|Title||Unpublished paper, 'Researches on electro-chemical equivalents, and on a supported discrepancy between some of them and the atomic weight of the same bodies, as deduced from the theory of isomorphism' by P [Philip James] Yorke|
|Creator||Philip James Yorke|
|Description||Yorke describes various experiments made with a view to determine the electro-chemical equivalents of sodium and potassium. Three experiments gave, respectively, 22.3, 22.9, and 25, as the equivalent of the former; and two other experiments gave, respectively, 45 and 41.7, as the equivalent of the latter of these substances. York then inquires what would be the result of the electrolysation of the aqueous solutions of soda and potash, on the hypothesis of these bodies being composed of two equivalents, or atoms, of metal, and one of oxygen. To determine this question he employs a solution of dichloride of copper in muriatic [hydrochloric] acid, as being a substance composed of two atoms of metal and one of an electro-negative element. Its electrolysis gave as the equivalent of copper, 52.8, 59.4, and 61.6, numbers approximating closely to 63.2, or double the atomic weight of copper. He concludes that there is no reason deducible from the theory of isomorphism for doubting the correctness of the received atomic weights of silver and sodium, but that the difficulty should be considered as attaching itself to the di-compounds of copper; and that Faraday’s propositions on this subject remain unimpeached. Annotations in ink and pencil throughout. Marked on front as 'Archives 9 July 1840'.|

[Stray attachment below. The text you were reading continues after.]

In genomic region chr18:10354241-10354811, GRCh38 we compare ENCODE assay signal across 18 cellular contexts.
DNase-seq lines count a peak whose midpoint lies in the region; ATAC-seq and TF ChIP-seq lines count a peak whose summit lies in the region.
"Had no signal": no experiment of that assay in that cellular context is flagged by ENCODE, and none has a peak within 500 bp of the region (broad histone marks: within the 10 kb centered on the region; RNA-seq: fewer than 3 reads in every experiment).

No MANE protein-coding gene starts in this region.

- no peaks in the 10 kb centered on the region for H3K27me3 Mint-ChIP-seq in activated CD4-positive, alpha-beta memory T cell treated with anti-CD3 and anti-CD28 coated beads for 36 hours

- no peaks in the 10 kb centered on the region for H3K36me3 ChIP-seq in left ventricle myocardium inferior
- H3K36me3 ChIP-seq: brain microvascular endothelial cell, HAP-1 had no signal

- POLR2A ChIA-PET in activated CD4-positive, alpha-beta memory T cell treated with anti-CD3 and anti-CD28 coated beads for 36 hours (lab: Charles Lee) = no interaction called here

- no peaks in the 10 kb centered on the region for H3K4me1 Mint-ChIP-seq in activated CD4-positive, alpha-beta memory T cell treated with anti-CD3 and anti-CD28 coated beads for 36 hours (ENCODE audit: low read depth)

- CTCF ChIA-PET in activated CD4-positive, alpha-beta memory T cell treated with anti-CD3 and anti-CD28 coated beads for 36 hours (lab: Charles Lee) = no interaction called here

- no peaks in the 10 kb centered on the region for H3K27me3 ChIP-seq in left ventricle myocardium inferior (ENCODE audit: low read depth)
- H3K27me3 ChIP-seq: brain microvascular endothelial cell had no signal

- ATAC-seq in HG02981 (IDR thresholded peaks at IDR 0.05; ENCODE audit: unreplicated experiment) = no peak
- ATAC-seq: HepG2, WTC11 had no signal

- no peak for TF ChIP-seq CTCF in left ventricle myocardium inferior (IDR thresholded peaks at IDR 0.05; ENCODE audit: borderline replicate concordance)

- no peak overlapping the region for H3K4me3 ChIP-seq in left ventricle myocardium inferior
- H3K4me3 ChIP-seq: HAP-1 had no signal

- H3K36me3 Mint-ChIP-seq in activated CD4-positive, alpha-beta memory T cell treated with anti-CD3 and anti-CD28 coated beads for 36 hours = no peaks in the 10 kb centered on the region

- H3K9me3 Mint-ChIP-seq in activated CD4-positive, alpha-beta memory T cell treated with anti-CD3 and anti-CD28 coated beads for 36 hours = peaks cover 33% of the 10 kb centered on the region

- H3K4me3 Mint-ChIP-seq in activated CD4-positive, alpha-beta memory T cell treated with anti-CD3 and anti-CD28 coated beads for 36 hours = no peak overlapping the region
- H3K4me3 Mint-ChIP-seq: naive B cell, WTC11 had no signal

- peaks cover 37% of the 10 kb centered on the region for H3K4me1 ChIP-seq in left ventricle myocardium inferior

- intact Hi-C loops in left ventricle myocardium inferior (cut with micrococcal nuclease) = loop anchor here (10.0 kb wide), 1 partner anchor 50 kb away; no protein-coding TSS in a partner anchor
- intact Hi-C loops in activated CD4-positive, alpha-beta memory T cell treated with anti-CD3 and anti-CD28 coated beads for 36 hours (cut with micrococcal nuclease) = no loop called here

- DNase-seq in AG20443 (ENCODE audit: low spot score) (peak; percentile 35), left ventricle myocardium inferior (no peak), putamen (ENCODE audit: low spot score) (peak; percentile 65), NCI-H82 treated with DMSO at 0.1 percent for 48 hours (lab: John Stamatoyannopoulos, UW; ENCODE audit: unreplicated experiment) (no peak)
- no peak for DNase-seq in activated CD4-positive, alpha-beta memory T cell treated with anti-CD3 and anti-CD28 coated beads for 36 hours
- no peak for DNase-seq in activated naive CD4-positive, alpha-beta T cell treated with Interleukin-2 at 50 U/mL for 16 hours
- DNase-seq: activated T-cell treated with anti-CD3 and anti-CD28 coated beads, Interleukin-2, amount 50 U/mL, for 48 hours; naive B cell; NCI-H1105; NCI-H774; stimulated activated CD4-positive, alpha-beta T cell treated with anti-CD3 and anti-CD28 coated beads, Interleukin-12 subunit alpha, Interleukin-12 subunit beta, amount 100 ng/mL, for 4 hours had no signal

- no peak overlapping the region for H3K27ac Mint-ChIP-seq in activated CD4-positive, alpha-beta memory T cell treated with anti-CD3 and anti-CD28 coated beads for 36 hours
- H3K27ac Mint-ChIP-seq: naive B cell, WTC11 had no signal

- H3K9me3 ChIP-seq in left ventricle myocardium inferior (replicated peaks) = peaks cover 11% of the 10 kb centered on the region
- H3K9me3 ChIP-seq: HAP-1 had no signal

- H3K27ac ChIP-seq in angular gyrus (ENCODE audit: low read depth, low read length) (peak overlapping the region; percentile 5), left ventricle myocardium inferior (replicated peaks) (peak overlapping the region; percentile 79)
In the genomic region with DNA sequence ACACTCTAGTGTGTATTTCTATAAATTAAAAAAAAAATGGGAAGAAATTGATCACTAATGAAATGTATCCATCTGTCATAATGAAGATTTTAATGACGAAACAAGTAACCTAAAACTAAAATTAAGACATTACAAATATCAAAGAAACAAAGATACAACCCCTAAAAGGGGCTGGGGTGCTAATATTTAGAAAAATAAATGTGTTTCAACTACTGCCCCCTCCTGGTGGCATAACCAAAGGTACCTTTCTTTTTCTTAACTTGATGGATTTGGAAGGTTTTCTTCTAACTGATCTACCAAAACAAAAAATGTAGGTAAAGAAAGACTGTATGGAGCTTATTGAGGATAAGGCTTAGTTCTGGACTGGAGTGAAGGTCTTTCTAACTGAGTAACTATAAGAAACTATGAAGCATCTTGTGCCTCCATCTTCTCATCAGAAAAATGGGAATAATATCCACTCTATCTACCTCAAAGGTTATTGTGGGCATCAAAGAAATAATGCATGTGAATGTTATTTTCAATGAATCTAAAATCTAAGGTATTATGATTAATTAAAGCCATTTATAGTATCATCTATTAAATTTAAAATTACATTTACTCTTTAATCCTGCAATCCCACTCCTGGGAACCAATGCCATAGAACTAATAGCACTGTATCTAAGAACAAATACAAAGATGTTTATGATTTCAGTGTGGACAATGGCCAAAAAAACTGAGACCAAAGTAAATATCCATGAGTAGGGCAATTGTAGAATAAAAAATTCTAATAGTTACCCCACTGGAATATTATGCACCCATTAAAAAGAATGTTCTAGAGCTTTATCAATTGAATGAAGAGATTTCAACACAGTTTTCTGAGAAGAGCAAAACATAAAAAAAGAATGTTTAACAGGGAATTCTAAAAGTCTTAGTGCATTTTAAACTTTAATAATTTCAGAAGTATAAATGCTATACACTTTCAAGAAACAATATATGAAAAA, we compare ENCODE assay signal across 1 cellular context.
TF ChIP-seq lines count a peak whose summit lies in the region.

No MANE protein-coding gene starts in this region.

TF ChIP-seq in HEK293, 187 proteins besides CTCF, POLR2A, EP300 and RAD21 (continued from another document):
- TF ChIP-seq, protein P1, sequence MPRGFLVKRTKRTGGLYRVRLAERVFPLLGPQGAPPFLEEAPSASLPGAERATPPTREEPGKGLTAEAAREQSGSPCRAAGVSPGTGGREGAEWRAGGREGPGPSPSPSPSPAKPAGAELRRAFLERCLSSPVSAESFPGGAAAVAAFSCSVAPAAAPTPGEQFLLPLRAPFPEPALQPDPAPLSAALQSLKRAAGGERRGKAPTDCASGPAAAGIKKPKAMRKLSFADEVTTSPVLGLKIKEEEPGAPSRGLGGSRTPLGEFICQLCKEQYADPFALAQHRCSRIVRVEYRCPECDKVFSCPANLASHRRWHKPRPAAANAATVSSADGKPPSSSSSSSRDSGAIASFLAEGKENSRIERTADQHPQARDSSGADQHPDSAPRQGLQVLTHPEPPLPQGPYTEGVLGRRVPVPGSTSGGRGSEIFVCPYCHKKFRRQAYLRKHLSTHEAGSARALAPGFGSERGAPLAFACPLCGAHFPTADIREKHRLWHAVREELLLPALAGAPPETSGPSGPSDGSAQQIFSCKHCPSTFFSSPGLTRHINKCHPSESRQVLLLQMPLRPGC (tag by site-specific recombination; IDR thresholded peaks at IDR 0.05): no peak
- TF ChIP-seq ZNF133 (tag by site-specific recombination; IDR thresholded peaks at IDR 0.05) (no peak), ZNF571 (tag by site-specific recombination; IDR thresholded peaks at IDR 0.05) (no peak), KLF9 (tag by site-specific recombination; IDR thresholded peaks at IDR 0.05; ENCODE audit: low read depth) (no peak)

Received 14 April 1840. Communicated by Michael Faraday.
Whilst the Royal Society declined to publish this paper in full, an abstract of the paper was published in volume 4 of Abstracts of the Papers Printed in the Philosophical Transactions of the Royal Society of London [later Proceedings of the Royal Society] as 'Researches on electro-chemical equivalents, and on a supposed discrepancy between some of them and the atomic weight of the same bodies, as deduced from the theory of isomorphism'.
|Physical description||Ink and graphite pencil on paper|
|Related material||DOI: 10.1098/rspl.1837.0120|
Fellows associated with this archive
|NA8218||Faraday; Michael (1791 - 1867); natural philosopher||1791 - 1867|